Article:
Indian Oil was the worst hit by the diesel glut as most of its refineries are landlocked. The situation is better for BPCL and HPCL as their refineries are on the coastal regions. The Oil Coordination Committee (OCC) was in a fix over the question of managing the diesel glut. It did not ask them to prune throughput as such but its advice was to limit their throughput to the projections they submitted for the Oil Economy Budget.

In the past, oil companies used to exceed the MoU targets by a few percentage points. This will not be possible now. There is no precise estimate of the crude throughput loss. It could be about 3-4 million tonnes for the current fiscal.

In the present situation when the international prices of oil are soaring, any loss in throughput could be a welcome sign as it limits the oil import bill. But the ground reality is that Indian companies are unable to compete in the international market. The domestic situation would have been worse had the Essar refinery also gone into production.    

Calcutta, Nov 4: 
Sandvik Asia Ltd, a subsidiary of the $ 4.7 billion Swedish multinational Sandvik AV, is going ahead with major acquisition plans to double its sales turnover in three years time from Rs 157 crore in 1999. A senior Sandvik official said the company has drawn up an ambitious plan to raise its turnover by 50 per cent by the end of 2001. Acquisition, he said, is the cheapest route to capacity expansion.

The engineering giant which is the market leader in manufacturing cutting edge tools, is in talks with several players. The official, however, refused to divulge any details. Sandvik Coromant, the division which sells the cutting tools, has introduced a new tool, which the company said is at least 20 per cent faster than its previous versions.    

Calcutta, Nov 4: 
The coal ministry is under pressure to consider local interests for filling the top slot at a public sector coal company.

Local residents of Sambalpur, where Mahanadi Coalfields Ltd (MCL) is based, including Prasanna Acharya, the local member of Parliament, have demanded the appointment of an Oriya as chairman and managing director of the coal PSU.

The Public Enterprises Selection Board had earlier postponed an interview for the selection of new MCL chairman for unexplained reasons. The interview was scheduled for October 30, with over 70 top coal mining and marketing experts vying for the post that fell vacant the next day, following the retirement of chairman S.N. Sharma.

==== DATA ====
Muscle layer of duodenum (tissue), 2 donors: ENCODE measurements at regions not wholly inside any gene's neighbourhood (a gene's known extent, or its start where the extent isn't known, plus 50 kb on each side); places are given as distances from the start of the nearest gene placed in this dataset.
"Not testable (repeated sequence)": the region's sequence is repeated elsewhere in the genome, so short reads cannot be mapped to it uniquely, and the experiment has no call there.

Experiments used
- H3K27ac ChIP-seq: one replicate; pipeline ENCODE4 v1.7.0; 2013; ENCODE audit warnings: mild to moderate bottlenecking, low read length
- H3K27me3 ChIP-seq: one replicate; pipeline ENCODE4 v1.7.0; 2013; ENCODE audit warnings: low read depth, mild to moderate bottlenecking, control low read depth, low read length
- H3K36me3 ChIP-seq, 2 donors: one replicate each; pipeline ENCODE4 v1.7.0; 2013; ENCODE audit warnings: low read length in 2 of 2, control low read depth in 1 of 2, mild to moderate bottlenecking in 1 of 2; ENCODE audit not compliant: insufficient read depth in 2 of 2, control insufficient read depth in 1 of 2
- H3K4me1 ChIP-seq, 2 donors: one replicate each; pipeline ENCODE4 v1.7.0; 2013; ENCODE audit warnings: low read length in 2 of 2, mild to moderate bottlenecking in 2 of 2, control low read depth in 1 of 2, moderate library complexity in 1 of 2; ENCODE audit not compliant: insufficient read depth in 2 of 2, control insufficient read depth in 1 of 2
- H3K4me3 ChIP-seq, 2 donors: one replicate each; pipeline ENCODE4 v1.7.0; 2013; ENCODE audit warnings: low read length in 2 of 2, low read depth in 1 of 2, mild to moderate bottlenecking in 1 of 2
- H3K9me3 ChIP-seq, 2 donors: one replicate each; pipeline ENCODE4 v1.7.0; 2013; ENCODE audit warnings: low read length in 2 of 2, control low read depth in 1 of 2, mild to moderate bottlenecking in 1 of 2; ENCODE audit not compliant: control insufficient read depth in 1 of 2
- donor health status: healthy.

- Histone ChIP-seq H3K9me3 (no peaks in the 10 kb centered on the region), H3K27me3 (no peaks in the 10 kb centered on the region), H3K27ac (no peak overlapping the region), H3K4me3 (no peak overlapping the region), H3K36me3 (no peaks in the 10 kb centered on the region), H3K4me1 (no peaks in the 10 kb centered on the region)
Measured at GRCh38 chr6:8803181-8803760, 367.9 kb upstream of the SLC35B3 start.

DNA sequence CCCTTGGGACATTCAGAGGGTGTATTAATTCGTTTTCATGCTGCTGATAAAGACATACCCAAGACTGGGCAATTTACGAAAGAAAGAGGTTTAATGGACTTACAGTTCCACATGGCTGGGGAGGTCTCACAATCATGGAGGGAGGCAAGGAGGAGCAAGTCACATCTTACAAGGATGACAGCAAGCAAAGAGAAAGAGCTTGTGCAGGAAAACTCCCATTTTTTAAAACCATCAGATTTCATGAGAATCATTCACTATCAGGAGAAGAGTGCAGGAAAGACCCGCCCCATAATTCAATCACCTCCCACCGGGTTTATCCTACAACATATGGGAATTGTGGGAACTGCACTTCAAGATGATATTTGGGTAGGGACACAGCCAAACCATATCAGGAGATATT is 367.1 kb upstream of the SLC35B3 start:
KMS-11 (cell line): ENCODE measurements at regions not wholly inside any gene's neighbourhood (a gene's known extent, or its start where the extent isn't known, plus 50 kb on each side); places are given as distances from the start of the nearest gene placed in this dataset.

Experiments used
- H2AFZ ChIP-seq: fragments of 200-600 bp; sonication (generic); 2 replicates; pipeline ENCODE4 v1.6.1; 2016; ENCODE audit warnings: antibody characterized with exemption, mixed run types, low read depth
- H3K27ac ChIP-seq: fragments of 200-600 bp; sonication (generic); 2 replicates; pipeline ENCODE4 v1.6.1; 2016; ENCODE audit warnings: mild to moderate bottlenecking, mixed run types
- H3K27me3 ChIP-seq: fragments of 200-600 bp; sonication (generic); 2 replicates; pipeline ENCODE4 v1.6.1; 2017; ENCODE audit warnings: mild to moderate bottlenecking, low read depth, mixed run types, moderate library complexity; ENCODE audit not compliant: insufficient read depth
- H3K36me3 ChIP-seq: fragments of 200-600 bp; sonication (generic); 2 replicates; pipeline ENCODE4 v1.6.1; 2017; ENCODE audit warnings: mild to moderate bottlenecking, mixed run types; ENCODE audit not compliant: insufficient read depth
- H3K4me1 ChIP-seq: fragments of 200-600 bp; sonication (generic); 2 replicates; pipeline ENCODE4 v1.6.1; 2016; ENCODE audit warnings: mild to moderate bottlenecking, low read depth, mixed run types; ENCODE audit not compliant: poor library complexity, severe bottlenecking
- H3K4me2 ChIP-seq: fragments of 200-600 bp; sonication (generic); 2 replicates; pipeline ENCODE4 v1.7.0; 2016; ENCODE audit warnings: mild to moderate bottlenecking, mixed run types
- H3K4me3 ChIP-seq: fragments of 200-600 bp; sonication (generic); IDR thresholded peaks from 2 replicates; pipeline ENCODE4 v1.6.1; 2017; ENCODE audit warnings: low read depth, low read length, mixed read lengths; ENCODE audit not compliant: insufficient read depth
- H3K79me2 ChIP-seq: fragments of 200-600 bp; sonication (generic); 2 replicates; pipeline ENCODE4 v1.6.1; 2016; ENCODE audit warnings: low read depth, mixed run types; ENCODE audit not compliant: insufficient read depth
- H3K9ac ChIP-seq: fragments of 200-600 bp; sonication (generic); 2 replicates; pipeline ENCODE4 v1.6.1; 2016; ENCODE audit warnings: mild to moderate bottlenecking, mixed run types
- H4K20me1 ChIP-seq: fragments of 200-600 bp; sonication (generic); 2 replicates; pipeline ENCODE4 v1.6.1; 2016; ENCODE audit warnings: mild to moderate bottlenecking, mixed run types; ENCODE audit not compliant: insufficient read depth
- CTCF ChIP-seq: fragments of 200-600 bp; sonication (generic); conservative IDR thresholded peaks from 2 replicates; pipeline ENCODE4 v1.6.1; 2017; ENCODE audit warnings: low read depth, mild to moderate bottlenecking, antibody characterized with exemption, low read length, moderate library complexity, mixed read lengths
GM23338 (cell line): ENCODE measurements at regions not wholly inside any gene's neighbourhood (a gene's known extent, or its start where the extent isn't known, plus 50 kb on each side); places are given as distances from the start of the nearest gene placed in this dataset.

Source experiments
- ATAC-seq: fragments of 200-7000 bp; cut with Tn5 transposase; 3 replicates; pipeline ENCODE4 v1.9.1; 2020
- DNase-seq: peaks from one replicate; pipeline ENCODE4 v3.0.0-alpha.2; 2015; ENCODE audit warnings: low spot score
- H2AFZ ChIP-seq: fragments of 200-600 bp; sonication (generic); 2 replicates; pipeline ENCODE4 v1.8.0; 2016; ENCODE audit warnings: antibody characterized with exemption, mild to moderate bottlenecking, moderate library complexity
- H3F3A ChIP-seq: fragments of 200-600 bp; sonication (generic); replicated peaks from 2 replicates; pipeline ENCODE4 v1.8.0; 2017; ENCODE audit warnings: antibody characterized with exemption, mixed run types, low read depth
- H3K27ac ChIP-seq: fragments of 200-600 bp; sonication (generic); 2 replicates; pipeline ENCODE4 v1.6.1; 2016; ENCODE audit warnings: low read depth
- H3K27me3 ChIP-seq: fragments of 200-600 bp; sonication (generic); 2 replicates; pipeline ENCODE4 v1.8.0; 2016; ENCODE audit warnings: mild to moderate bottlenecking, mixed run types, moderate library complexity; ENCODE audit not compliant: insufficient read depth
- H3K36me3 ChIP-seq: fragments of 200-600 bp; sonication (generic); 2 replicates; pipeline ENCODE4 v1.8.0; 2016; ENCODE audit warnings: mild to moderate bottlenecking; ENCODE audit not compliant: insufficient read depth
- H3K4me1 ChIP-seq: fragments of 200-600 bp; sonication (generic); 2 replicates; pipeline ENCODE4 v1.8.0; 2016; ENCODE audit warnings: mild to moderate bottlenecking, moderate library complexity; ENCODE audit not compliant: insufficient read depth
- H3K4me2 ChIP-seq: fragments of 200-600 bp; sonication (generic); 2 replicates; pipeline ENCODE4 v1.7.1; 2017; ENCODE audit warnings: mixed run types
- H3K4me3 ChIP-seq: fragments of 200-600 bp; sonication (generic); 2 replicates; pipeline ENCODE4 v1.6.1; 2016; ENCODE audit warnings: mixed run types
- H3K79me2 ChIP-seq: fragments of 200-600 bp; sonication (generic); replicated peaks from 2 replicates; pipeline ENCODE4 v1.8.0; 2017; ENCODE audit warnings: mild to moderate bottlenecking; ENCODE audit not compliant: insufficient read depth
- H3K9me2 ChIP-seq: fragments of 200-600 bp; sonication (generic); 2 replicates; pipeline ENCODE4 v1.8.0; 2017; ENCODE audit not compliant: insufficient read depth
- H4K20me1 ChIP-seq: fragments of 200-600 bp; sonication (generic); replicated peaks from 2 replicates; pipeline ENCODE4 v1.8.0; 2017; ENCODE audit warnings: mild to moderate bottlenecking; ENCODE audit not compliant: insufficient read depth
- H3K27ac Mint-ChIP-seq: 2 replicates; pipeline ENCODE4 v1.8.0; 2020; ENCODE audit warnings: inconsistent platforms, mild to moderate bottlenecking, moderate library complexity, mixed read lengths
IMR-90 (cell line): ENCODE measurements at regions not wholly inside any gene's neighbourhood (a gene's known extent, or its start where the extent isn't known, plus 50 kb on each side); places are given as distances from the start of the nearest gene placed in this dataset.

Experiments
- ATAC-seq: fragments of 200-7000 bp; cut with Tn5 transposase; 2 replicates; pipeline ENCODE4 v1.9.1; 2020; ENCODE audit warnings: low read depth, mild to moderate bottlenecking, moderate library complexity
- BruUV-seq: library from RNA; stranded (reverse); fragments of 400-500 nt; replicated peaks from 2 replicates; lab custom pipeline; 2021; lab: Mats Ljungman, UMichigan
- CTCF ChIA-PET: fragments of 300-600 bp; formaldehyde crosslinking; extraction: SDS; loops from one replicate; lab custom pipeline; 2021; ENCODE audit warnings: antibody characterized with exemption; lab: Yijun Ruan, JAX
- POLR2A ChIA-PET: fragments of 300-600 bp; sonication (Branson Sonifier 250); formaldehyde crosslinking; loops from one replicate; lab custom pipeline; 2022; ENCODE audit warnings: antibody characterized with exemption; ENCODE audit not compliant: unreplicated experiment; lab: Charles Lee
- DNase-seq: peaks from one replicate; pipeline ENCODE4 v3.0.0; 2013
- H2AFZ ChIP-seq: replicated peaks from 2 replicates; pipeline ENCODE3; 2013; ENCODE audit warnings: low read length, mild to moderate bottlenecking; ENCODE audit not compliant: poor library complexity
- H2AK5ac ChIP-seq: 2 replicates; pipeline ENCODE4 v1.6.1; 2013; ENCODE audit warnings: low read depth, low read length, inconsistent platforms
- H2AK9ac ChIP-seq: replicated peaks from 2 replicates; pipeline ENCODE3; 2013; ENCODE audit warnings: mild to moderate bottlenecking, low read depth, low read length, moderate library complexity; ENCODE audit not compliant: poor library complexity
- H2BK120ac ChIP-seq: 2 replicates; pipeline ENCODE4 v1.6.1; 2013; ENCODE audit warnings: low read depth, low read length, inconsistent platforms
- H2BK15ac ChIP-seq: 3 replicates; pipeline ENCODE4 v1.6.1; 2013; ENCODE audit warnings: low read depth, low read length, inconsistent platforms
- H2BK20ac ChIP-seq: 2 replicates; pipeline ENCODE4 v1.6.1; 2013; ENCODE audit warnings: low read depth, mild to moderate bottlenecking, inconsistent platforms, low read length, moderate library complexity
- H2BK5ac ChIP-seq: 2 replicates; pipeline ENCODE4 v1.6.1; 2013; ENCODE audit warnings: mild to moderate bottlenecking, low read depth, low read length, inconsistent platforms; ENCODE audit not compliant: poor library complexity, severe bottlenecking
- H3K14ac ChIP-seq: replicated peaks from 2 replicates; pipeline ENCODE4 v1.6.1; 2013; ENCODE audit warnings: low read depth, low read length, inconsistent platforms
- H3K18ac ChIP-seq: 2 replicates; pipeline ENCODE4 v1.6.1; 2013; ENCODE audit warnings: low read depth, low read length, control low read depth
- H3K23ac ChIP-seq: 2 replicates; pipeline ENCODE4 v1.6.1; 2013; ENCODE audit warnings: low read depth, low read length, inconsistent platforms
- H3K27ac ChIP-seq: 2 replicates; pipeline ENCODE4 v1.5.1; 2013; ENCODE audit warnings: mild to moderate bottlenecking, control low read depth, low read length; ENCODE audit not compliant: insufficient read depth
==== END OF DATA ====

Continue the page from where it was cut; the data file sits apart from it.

The filling of the top slot at the Coal India subsidiary has become an emotive local issue with the powers that be in Delhi being subjected to intense lobbying by the Oriya brigade.

“This is the first time such a demand has risen for the appointment of the chairman of a public sector coal company. But the PESB is unlikely to bow down to such lobbying. Besides, the coal ministry hardly has anything to do with such appointment,’’ said a top CIL official.

P.N. Sanmughan, minister of state for coal, who visited the headquarters of the coal company in September, had to confront several delegations, demanding the appointment of an Oriya at the helm of MCL.

The Oriya officer concerned is B.N. Misra, now the technical director of Bharat Coal Companies Ltd, (BCCL) and formerly technical director MCL, for two years.

A CIL source said that Misra is a candidate for the post along with a large number of directors and chief general managers of CIL and its subsidiaries.

“He is the only Oriya officer of his rank posted at MCL and is one of the candidates for CMD’s post...Many people smell foul play in his transfer which is construed as a conspiracy to prevent an Oriya officer from reaching the highest post in a CIL subsidiary,’’ Acharya said in a note to the coal ministry, pleading Misra’s case.    


Maintained by Web Development Company